yak là gì

A yak in the Nepalese Himalayas.

Conservation status

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Scientific classification Edit this classification
Domain: Eukaryota
Kingdom: Animalia
Phylum: Chordata
Class: Mammalia
Order: Artiodactyla
Family: Bovidae
Subfamily: Bovinae
Genus: Bos

B. grunniens

Binomial name
Bos grunniens

Linnaeus, 1766


Poephagus grunniens

The domestic yak (Bos grunniens), also known as the Tartary ox, grunting ox,[1] or hairy cattle,[2] is a species of long-haired domesticated cattle found throughout the Himalayan region of the Indian subcontinent, the Tibetan Plateau, Gilgit-Baltistan (Kashmir), Tajikistan and as far north as Mongolia and Siberia. It is descended from the wild yak (Bos mutus).[3]


The English word yak originates from the Tibetan: གཡག་, Wylie: g.yag. In Tibetan and Balti it refers only đồ sộ the male of the species, the female being called Tibetan: འབྲི་, Wylie: bri, Tibetan: འབྲི་, Wylie: dri or Tibetan: གནག, Wylie: g.nag in Tibetan and Tibetan: ཧཡག་མོ་, Wylie: hYag-mo in Balti. In English, as in most other languages that have borrowed the word, yak is usually used for both sexes, with bull or cow referring đồ sộ each sex separately.


Bronze model of yak from Gansu, Trung Quốc. Yuan dynasty, 1271–1368 AD

Belonging đồ sộ the genus Bos, Yaks are related đồ sộ cattle (Bos primigenius). Mitochondrial DNA analyses đồ sộ determine the evolutionary history of yaks have been inconclusive.

The yak may have diverged from cattle at any point between one and five million years ago, and there is some suggestion that it may be more closely related đồ sộ bison phàn nàn đồ sộ the other members of its designated genus.[4] Apparent close fossil relatives of the yak, such as Bos baikalensis, have been found in eastern Russia, suggesting a possible route by which yak-like ancestors of the modern American bison could have entered the Americas.[5]

The species was originally designated as Bos grunniens ("grunting ox") by Linnaeus in 1766, but this name is now generally considered đồ sộ refer only đồ sộ the domesticated khuông of the animal, with Bos mutus ("mute ox") being the preferred name for the wild species. Although some authors still consider the wild yak đồ sộ be a subspecies, Bos grunniens mutus, the ICZN made an official ruling in 2003[6] permitting the use of the name Bos mutus for wild yaks, and this is now the more common usage.[7][5][8]

Except where the wild yak is considered as a subspecies of Bos grunniens, there are no recognised subspecies of yak.

Physical characteristics[edit]

A domestic yak at Yamdrok Lake.

Yaks are heavily built animals with bulky frames, sturdy legs, rounded, cloven hooves, and extremely dense, long fur that hangs down lower phàn nàn the belly. While wild yaks are generally dark, blackish đồ sộ brown in colouration, domestic yaks can be quite variable in colour, often having patches of rusty brown and cream. They have small ears and wide foreheads, with smooth horns that are generally dark in colour. In males (bulls), the horns sweep out from the sides of the head, and then curve backward; they typically range from 48 đồ sộ 99 cm (19 đồ sộ 39 in) in length.

The horns of females (cows) are smaller, at 27 đồ sộ 64 cm (11 đồ sộ 25 in) in length, and have a more upright shape. Both sexes have a short neck with a pronounced hump over the shoulders, although this is larger and more visible in males.[5] Males weigh 350 đồ sộ 585 kg (772 đồ sộ 1,290 lb), females weigh 225 đồ sộ 255 kg (496 đồ sộ 562 lb). Wild yaks can be substantially heavier, bulls reaching weights of up đồ sộ 1,000 kilograms (2,200 lb).[9] Depending on the breed, domestic yak males are 111–138 centimetres (44–54 in) high at the withers, while females are 105–117 centimetres (41–46 in) high at the withers.[10]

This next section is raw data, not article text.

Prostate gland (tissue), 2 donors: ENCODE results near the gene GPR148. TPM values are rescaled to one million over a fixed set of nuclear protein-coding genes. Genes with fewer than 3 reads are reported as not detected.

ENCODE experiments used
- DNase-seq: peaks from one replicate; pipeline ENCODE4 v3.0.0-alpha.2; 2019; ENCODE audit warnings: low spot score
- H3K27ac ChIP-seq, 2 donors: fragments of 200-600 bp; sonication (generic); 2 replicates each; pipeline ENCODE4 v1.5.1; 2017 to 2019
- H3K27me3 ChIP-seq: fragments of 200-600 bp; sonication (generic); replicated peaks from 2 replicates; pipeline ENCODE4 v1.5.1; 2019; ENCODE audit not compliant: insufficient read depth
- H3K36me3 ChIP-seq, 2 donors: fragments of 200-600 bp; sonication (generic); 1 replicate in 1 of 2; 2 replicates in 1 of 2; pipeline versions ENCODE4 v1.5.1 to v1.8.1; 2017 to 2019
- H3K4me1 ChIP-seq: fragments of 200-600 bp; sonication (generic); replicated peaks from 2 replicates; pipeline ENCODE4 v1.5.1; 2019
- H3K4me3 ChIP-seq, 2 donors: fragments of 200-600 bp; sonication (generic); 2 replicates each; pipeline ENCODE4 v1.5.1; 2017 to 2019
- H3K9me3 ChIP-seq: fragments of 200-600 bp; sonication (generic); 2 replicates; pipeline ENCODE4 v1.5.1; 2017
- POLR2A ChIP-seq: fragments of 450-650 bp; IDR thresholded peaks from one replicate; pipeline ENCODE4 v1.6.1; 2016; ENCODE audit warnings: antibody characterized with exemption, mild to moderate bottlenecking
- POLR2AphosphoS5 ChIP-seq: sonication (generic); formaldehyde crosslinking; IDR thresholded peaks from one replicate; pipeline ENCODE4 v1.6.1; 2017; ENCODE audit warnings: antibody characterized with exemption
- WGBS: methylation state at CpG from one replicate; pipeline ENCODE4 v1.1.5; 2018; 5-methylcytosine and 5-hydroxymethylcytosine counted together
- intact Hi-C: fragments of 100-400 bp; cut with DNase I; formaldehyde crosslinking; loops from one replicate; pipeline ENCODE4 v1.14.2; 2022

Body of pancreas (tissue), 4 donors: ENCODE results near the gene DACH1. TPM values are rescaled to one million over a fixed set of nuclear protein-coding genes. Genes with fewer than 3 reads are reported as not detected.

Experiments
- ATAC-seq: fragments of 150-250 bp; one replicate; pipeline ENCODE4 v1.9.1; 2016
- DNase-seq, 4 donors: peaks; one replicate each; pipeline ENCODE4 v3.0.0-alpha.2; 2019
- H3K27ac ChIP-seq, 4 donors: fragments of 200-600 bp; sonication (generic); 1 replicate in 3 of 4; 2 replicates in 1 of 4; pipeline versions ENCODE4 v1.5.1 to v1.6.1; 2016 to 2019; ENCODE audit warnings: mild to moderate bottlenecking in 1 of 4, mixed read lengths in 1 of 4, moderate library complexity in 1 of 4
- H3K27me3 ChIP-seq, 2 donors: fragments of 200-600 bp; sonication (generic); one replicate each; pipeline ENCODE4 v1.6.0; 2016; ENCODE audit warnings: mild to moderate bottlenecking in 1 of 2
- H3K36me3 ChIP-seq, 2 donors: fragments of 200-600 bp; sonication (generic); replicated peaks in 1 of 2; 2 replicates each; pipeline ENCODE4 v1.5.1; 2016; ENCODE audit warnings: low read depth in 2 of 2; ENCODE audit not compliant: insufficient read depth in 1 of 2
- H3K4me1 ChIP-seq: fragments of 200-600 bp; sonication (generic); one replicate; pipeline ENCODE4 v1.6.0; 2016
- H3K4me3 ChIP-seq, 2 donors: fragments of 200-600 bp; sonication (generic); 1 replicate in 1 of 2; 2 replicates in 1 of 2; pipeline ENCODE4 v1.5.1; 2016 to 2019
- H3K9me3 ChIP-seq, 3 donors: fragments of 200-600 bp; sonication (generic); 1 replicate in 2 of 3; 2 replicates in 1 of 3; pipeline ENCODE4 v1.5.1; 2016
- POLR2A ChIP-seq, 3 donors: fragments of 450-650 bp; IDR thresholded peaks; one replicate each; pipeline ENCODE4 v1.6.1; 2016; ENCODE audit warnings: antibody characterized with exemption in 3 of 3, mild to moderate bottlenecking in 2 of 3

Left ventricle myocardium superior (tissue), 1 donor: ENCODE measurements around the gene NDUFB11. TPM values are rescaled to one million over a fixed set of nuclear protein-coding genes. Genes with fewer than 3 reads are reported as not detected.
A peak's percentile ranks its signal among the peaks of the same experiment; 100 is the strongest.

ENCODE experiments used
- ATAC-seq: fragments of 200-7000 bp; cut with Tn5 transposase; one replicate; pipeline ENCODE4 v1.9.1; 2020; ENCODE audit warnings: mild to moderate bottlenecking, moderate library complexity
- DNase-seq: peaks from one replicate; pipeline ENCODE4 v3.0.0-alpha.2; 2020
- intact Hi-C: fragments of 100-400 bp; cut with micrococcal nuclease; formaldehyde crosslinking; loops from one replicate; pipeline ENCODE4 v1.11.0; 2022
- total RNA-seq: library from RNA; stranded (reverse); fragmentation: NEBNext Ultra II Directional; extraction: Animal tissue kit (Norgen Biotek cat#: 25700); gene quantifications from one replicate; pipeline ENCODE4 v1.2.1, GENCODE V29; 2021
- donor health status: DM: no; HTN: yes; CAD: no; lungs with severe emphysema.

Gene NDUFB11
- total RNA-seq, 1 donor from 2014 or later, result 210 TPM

Both sexes have long shaggy hair with a dense woolly undercoat over the chest, flanks, and thighs đồ sộ insulate them from the cold. Especially in bulls, this may khuông a long "skirt" that can reach the ground. The tail is long and horselike rather phàn nàn tufted lượt thích the tails of cattle or bison. Domesticated yaks have a wide range of coat colours, with some individuals being white, grey, brown, roan or piebald. The udder in females and the scrotum in males are small and hairy, as protection against the cold. Females have four teats.[5]

Yaks are not known đồ sộ produce the characteristic lowing (mooing) sound of cattle, but both wild and domestic yaks grunt and squeak, which inspired the scientific name of the domestic yak variant, Bos grunniens (grunting bull). Nikolay Przhevalsky named the wild variant Bos mutus (silent bull) believing that it did not make a sound at all, but it does.[11]


Yak rider near Tsomgo Lake, Sikkim (3700 m)

Yak physiology is well adapted đồ sộ high altitudes, having larger lungs and heart phàn nàn cattle found at lower altitudes, as well as greater capacity for transporting oxygen through their blood,[12][13] due đồ sộ the persistence of foetal haemoglobin throughout life.[14] Conversely, yaks have trouble thriving at lower altitudes,[15] and are prone đồ sộ suffering from heat exhaustion above about 15 °C (59 °F). Further adaptations đồ sộ the cold include a thick layer of subcutaneous fat, and an almost complete lack of functional sweat glands.[12]

Compared with domestic cattle, the rumen of yaks is unusually large, relative đồ sộ the omasum.[citation needed] This likely allows them đồ sộ consume greater quantities of low-quality food at a time, and đồ sộ ferment it longer ví as đồ sộ extract more nutrients.[12] Yak consume the equivalent of 1% of their body toàn thân weight daily while cattle require 3% đồ sộ maintain condition.[citation needed] They are grazing herbivores, with their wild ancestors feeding primarily on grass and sedges,[16] with some herbs and dwarf shrubs.[17]

Reproduction and life history[edit]

Ten-day-old yak.

Yaks mate in the summer, typically between July and September, depending on the local environment. For the remainder of the year, many bulls wander in small bachelor groups away from the large herds, but, as the rut approaches, they become aggressive and regularly fight among each other đồ sộ establish dominance. In addition đồ sộ non-violent threat displays, bellowing, and scraping the ground with their horns, bull yaks also compete more directly, repeatedly charging at each other with heads lowered or sparring with their horns. Like bison, but unlike cattle, males wallow in dry soil during the rut, often while scent-marking with urine or dung.[5] Females enter oestrus up đồ sộ four times a year, and females are receptive only for a few hours in each cycle.[18]